Without giving away the ending, this book thoroughly plums the soul of a sexually aware man who also is burdened with the yoke of cultural responsibility, resulting in a conflict so deep it threatens both characters.
The island scenes are interspersed with scenes of a more stiff-upper-lip scandal unfolding in London. It's an interesting foil to the drama unfolding on the island.
Coming from a small publisher, this book has some editing gaffes that a larger house would have tidied up. But don't let that stop you from enjoying this most penetrating look at sex, morals, and the business of living from day to day in a world perhaps not so different from our own.
The story follows a man and a young girl who are trapped on an island after their plane crashes in the sea. Stuart is a complicated man, and the reader is not enticed to see him as either “good” or “bad”. The author has woven a tale that won’t cause the reader to pinpoint good or evil; instead, I found myself seeing humanity for what it is, and the complicated friendship between an older man and a young girl as quite natural in its circumstances.
Stuart seems embarrassed by his unusual attraction to Tania: "…the girl was of an age where surely no reasonable man would think of her in that way, and he saw himself as a reasonable man."
So far away from everything Stuart knows, he cannot seem to comprehend why he’s feeling this way.
From the novel: "Nothing about it was unnatural, he thought, but hellish inconvenient, and he must grit his teeth and continue as a trustworthy friend to the kid till the time of their freedom came. Still, it remained damned unexpected that he could be stirred this way by one so young."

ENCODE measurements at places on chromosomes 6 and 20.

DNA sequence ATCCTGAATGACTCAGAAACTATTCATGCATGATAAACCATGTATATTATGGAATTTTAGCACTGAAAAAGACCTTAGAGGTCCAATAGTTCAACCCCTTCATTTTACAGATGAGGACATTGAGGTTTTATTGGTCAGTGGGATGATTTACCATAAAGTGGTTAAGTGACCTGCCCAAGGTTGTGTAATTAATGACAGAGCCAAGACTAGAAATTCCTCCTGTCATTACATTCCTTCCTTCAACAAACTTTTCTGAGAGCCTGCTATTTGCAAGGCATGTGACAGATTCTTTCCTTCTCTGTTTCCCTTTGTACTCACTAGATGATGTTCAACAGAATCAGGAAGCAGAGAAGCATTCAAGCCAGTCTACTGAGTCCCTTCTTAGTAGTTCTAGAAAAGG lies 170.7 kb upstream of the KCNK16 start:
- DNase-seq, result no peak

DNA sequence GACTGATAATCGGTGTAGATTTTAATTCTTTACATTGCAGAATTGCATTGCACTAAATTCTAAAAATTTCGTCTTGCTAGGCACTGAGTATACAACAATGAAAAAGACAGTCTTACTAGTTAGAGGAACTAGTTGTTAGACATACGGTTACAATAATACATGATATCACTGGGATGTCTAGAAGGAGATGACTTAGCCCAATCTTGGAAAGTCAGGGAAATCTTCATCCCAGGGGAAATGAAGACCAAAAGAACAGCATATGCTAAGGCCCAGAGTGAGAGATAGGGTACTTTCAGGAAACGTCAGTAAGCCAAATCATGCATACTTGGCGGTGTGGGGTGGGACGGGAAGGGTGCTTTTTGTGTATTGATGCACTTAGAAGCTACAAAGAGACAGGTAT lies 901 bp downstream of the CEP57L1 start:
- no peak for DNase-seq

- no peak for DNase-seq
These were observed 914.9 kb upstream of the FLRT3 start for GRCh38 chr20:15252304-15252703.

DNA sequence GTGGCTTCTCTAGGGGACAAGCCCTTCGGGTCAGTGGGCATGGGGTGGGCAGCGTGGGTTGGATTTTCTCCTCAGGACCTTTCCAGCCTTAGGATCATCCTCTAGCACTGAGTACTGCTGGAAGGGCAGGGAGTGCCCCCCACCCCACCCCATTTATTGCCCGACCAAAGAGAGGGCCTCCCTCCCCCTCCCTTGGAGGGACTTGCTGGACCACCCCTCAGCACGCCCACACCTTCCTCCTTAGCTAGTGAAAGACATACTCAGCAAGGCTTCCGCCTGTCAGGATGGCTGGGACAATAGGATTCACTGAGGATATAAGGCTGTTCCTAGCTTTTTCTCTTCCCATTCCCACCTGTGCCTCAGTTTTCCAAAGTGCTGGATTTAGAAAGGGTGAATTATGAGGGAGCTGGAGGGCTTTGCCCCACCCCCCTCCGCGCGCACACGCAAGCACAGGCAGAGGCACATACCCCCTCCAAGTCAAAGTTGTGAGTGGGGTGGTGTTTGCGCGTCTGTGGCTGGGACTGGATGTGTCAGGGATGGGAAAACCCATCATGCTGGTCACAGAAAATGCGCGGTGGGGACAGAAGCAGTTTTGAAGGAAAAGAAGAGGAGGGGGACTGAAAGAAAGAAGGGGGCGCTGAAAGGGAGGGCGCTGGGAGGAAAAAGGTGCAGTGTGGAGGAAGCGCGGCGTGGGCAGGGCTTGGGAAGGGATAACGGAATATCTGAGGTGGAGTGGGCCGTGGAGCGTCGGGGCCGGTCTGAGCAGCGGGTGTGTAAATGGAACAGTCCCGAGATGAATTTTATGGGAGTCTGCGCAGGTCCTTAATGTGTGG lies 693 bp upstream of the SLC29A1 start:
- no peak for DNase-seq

Two people are surviving together, getting to know each other. The result, to me, became an examination of the human experience and sexuality in a place completely separated from society—a secluded, deserted island where the rules of society begin to seem distant.
My only disappointment was that the book was slow-going at first; however, the writing was beautiful, and the characters and their experiences deep and engrossing. I very much enjoyed the development of the friendship between Stuart and Tania, as well as the fascinating psychological aspects of his attraction to her and his constant inner battle as he attempts to squash his lustful thoughts in an effort to protect her, to be a friend to her. The reader also sees the world from the perspectives of other characters, those who are living within the confines of society, far away from this island. It offers an interesting comparison between what life might be like if we were forced to survive after such a crash, and what life would continue to be like in the everyday world of cultural rules and order.
An interesting read is one heck of an understatement.
Wake of the Raven is a provocative take on the dynamics that can exist between an older man and a young girl. The characters are well-fleshed out and the pacing of the novel sucks you into a world where society's conceptions of morals and gender relations are thrown out the window.
It took me a while to get fully immersed in the story, possibly due to this slightly subversive theme but it was worth it in the end. Graham's writing has a way of drawing you in and while I'd say the subject matter isn't for everyone, those who're willing to look beyond this will be rewarded with a book that is extremely riveting.